Demand for in-house lawyers has been hit hard by the global economic crisis but could there be hope on the horizon for Tokyo’s swollen ranks of unemployed legal eagles?
Matt Anderson, manager of the finance and banking team at Legal Futures, says in the wake of post-Lehman job cuts and hiring freezes, he has never seen such “an amazing pool of unemployed legal talent” across private practice, corporate and financial services. But he adds that those sectors are starting to show some signs of a return in demand for lawyers.
The question is: is this the start of a sustained rally or just a false dawn?
“We need to look at the markets for guidance on that question, and although some of our clients tell us positive signs exist on the front side, it usually takes three to six months for any trickle down effect; so it is difficult for us to correctly interpret the cause for the recent slight increase in demand,” Anderson says.
Whether we are on the brink of a rally or not, lawyers might find some solace in knowing that there will always be some demand, no matter how small, for them in banking and finance.
Pete Millett, director of recruitment firm People Services International, says while overall banking and finance hiring levels in Japan are still quite anaemic, legal remains an essential regulatory function in which replacement hiring will always need to take place.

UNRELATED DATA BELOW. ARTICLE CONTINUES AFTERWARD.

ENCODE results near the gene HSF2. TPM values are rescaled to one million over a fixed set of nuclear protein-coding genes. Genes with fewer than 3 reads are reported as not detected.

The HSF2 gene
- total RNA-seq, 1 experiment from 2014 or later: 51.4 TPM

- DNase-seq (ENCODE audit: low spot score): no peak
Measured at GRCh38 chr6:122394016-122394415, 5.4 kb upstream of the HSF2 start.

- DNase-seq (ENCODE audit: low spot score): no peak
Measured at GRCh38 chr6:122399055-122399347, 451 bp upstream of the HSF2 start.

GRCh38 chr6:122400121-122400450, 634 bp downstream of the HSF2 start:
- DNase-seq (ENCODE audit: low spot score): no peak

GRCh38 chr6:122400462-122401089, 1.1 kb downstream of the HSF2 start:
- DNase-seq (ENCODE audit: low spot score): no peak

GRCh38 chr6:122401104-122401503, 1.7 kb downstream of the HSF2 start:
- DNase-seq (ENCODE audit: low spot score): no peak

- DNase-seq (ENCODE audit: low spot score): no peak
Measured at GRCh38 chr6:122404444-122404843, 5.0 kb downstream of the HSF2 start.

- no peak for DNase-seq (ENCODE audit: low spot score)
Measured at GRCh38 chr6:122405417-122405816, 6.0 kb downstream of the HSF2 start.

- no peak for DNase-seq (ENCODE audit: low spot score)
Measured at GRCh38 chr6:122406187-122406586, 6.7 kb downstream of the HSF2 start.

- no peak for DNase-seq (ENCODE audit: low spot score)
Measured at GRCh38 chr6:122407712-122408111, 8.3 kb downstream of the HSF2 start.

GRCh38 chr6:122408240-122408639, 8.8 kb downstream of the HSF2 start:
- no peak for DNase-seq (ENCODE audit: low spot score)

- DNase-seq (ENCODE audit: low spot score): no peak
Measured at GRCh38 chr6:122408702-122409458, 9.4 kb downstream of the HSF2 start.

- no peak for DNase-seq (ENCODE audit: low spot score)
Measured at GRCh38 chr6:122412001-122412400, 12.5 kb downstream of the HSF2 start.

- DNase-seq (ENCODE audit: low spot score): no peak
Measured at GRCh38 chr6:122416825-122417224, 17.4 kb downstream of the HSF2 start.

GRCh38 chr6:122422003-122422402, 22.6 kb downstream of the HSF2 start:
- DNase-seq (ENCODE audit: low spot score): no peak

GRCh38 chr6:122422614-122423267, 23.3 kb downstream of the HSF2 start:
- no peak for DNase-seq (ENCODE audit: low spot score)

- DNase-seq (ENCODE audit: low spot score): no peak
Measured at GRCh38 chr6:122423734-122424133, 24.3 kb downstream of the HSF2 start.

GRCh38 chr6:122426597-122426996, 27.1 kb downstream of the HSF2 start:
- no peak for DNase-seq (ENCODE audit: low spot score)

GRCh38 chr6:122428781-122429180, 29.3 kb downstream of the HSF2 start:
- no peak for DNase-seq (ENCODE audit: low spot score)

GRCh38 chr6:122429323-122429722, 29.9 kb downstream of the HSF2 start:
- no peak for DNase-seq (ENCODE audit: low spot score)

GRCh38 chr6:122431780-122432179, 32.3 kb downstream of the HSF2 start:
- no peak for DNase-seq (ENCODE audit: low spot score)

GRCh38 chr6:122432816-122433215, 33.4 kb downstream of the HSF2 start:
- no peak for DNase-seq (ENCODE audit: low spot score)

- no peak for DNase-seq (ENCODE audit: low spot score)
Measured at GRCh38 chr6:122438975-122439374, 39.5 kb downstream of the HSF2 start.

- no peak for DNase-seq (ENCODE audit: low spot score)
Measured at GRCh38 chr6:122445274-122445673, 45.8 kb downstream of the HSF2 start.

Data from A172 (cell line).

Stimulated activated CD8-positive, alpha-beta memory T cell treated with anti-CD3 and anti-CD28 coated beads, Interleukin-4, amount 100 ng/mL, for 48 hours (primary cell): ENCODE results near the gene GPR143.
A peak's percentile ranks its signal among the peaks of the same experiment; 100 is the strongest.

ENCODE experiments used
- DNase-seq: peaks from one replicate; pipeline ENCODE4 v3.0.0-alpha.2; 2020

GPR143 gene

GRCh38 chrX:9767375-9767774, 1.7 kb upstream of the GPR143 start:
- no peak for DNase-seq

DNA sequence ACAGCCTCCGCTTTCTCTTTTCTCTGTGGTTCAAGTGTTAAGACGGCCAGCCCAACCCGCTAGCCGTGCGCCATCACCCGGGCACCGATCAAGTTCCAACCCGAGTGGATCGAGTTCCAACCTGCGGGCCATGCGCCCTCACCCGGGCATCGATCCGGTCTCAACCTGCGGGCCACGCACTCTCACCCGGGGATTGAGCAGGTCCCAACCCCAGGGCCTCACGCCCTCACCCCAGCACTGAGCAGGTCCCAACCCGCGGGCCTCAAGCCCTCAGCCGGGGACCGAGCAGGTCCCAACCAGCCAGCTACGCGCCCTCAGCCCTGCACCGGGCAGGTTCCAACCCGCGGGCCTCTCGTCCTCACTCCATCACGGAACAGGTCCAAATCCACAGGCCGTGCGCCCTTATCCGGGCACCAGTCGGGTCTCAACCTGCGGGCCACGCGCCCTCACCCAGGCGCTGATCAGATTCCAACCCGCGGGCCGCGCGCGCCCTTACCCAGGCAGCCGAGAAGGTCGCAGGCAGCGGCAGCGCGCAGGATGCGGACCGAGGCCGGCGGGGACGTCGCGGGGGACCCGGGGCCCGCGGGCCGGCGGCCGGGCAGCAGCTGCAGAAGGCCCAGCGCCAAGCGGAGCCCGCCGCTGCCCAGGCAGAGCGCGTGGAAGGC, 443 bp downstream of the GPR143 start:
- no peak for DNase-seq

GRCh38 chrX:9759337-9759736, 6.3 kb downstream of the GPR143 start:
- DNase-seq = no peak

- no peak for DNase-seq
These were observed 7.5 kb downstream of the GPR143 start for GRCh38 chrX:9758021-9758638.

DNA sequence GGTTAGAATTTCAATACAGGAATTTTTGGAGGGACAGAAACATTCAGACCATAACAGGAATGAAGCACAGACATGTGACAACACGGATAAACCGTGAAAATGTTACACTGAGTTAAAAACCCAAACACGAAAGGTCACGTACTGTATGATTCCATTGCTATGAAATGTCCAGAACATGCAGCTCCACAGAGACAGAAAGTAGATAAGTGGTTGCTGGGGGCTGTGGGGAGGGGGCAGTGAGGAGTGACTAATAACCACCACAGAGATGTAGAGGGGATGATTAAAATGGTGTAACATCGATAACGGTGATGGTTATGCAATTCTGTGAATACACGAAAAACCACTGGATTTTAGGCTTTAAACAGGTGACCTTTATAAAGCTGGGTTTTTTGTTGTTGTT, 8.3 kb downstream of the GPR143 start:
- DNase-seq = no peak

“Most large financial firms usually operate on a mix of both in-house and externally retained legal counsel, so there are usually some positions available in house,” Millett adds.
What about options for lawyers beyond the legal sphere? The news there isn’t particularly good. Anderson says they will find it just as tough as anyone else trying to change course mid-stream.
“Some have the business acumen and education to move into business unit roles but most do not, and for those that do it is remains extremely tough to convince hiring managers to take a punt on an inexperienced candidate,” says Anderson.
And compliance positions won’t be easy to land either. “Roles in compliance are easier to fit into, but compliance has also been hit hard resulting in a glut of well-qualified and unemployed candidates to choose from,” he says.